WICHITA, Kan. -- Russian President Boris N. Yeltsin was beaming yesterday when he met Dmitri Antoniadi, a fellow Russian and a student at a university in this city on the Kansas plains.
But his smile grew when he was told that Mr. Antoniadi's father is the manager of a Pizza Hut restaurant in Moscow, part of the capitalist beachhead that the former Communist is so eager to see develop into an all-out assault on the Soviet past.
"I'll make a point of going to that restaurant," Mr. Yeltsin told Mr. Antoniadi and about 500 others in a speech at Wichita State University. "I hope he doesn't ask me to pay in dollars. I don't have any."
The audience laughed. Mr. Yeltsin waved and continued on a hectic four-hour tour that swept through this city like one of the tornadoes that have made Kansas famous from Moscow to Oz.
Mr. Yeltsin began at an Air Force base where warplanes were once on around-the-clock alert, ready to destroy the Russian homeland. Accompanied by his host, Republican Sen. Bob Dole of Kansas, Mr. Yeltsin then toured a meatpacking plant, gave his speech at Wichita State University, downed a lunch of barbecued pork and tried harvesting wheat.
Mr. Yeltsin was following a Russian trail first blazed in 1959 by Nikita S. Khrushchev, who whisked across the United States, savoring his first hot dog and marveling at the lush corn fields of Iowa.
JTC "The Midwest is more like central Russia than any other part of the United States," Ronald G. Suny, a professor of Russian history at the University of Michigan, said in a telephone interview. "It corresponds with central Russia: A great flat plain producing grain. So it makes a kind of symbolic sense for these leaders to go there."
Khrushchev had lunch on the farm of Roswell and Elizabeth Garst, near Coon Rapids, Iowa. Mr. Garst died in 1977, but his widow said the other day: "I hope he knows what's going on in Russia. I think it's great. He would, too. It's wonderful, their struggling along, becoming capitalists. When Mr. Khrushchev was here, I think everyone had fun."
The fun here began at McConnell Air Force Base, where the welcomers included Melissa Hettich, Miss Kansas World 1992.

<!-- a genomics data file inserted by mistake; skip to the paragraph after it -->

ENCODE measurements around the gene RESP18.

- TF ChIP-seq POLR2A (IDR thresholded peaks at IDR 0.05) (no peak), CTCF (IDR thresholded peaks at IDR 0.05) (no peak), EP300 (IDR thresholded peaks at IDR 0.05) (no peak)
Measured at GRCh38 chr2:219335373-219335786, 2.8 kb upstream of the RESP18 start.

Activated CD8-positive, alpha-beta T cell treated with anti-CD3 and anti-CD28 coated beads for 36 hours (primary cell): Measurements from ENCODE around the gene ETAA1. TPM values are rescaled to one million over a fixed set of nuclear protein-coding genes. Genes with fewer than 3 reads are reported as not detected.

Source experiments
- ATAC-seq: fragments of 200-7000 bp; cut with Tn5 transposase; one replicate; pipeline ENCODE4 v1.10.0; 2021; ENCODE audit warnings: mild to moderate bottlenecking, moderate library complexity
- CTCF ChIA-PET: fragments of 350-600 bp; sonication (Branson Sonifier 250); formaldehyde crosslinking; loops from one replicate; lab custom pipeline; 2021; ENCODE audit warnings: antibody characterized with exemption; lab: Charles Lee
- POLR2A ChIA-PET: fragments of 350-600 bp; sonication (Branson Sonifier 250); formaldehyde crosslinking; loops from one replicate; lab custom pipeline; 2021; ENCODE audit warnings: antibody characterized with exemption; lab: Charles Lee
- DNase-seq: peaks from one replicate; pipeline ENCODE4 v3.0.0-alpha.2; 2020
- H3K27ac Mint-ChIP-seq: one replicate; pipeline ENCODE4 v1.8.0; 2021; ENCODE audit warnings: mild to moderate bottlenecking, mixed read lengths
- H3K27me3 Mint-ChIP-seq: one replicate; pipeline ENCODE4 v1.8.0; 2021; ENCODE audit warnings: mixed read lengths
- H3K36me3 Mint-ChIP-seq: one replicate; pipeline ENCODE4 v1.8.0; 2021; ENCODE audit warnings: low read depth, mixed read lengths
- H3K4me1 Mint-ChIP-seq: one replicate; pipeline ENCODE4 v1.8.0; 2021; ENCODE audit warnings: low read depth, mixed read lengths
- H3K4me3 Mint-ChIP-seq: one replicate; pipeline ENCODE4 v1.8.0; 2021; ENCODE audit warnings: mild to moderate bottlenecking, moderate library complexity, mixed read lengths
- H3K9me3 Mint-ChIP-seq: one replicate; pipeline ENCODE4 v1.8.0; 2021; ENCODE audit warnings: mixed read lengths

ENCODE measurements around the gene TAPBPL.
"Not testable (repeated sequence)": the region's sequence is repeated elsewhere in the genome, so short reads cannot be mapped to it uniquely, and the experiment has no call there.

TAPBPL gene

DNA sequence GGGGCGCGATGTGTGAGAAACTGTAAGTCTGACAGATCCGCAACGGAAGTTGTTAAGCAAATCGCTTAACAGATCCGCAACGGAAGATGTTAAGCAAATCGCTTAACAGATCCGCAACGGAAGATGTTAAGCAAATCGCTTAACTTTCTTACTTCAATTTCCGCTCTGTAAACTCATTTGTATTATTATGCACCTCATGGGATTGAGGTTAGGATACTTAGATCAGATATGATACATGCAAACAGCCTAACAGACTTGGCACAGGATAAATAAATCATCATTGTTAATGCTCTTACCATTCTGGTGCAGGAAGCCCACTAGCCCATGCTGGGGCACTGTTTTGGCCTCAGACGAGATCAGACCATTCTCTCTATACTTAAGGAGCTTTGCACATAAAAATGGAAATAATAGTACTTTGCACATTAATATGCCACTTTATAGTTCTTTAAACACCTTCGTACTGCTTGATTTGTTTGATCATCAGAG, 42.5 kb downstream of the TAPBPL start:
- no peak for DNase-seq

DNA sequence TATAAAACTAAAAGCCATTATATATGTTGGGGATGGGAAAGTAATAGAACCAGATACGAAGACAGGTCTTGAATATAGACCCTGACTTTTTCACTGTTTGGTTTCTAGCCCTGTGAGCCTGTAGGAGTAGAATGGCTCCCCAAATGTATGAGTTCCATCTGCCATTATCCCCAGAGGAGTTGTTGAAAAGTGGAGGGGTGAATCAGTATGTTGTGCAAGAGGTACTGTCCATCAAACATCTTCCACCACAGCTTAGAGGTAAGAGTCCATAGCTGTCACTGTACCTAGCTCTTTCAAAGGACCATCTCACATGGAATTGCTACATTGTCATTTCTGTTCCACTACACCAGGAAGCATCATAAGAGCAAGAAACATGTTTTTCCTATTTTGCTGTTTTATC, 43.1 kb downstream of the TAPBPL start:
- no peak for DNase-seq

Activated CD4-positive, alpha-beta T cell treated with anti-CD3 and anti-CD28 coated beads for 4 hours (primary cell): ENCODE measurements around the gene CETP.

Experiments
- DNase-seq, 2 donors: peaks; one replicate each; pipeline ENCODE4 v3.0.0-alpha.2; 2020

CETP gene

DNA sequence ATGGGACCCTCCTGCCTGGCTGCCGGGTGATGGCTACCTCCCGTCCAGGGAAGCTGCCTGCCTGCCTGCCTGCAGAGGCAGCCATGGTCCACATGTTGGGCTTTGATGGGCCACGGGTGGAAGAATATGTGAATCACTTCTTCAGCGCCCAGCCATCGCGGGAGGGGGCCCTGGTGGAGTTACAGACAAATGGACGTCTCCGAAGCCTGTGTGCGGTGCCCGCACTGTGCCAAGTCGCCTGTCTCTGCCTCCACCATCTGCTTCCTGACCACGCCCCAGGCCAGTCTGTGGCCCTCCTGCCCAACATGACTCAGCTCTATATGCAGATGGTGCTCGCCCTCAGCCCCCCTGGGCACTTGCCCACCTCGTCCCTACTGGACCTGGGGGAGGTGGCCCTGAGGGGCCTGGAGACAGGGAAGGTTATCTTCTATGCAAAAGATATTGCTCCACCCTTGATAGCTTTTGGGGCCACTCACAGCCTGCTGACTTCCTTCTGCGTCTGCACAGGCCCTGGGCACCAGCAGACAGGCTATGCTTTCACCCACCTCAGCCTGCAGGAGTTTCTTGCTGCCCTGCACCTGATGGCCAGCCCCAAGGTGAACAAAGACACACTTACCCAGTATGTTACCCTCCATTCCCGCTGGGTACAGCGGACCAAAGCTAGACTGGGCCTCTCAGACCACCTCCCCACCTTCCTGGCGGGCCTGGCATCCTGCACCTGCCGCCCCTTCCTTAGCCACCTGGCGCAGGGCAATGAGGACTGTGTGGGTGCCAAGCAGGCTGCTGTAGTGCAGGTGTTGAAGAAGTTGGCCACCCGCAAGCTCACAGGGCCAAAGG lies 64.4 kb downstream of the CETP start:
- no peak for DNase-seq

Standing nearby was Maj. James E. Hazuka and his family. Major Hazuka has spent most of his 14-year Air Force career in the Strategic Air Command, whose only mission has been to bomb the Soviet Union on a moment's notice.
"It's great," he said. "This is something I thought would never happen, a Russian leader standing 50 yards away. I feel very good about the future, with only one exception: the economy. But I don't think Yeltsin can do anything about that."
Mr. Yeltsin quickly charmed the crowd of warriors and their families and friends when he talked of peace and then shook hands with some of the 300 people on hand.
The largest cheer came when he said, "There will never be war between our two countries, I am convinced of that."
Mr. Yeltsin said that some might wonder why he had decided to stop in Wichita, besides Washington the only city in the country on his schedule.
"I know you have not been showered with state visits before," he said, adding that he had come to Wichita to learn about agricultural techniques.
Later, Mr. Yeltsin toured Dold Meatpacking Plant, where he walked up to Marilyn Terto, 34, who was working on the hambone line.
How much do you make? Mr. Yeltsin asked her, to which she answered, $9.43 an hour.
"All right, all right," he said, flashing thumbs up as slabs of pork whirled past on hooks.
Melissa Dubois, 23, was one of the lucky Wichita State University students allowed in for Mr. Yeltsin's off-the-cuff speech on peace and the importance of young people being prepared to assume leadership in the future.
"It was very enlightening," she said. "It brought him down to the students. He went from an untouchable to a touchable."
Greg and Sandra Rau spent the week sprucing up their 2,000-acre spread. Their farm, a few miles from the Air Force base, was selected to give Mr. Yeltsin a taste of Kansas farm life.
But the visit came at a busy time for the Raus: Because of heavy rains lately, the farmers are behind in harvesting the spring wheat.
"It has been exhausting," Mr. Rau said. "But we're very proud."
The Raus turned their farm into a showcase, parking a fleet of shiny combines and tractors in a field for Mr. Yeltsin to inspect.
Mr. Yeltsin, seeming to know his way around farm machinery, climbed into the cab of a green combine, waved people out of the way and jerked it forward. Clara Belden, a farmer and a high school English teacher, watched Mr. Yeltsin, helped by Mr. Rau, drive the combine around the field.
Before he left for the airport for a trip to Canada, Mr. Yeltsin was asked what he would most like to take back with him from Kansas.
"Everything," he said.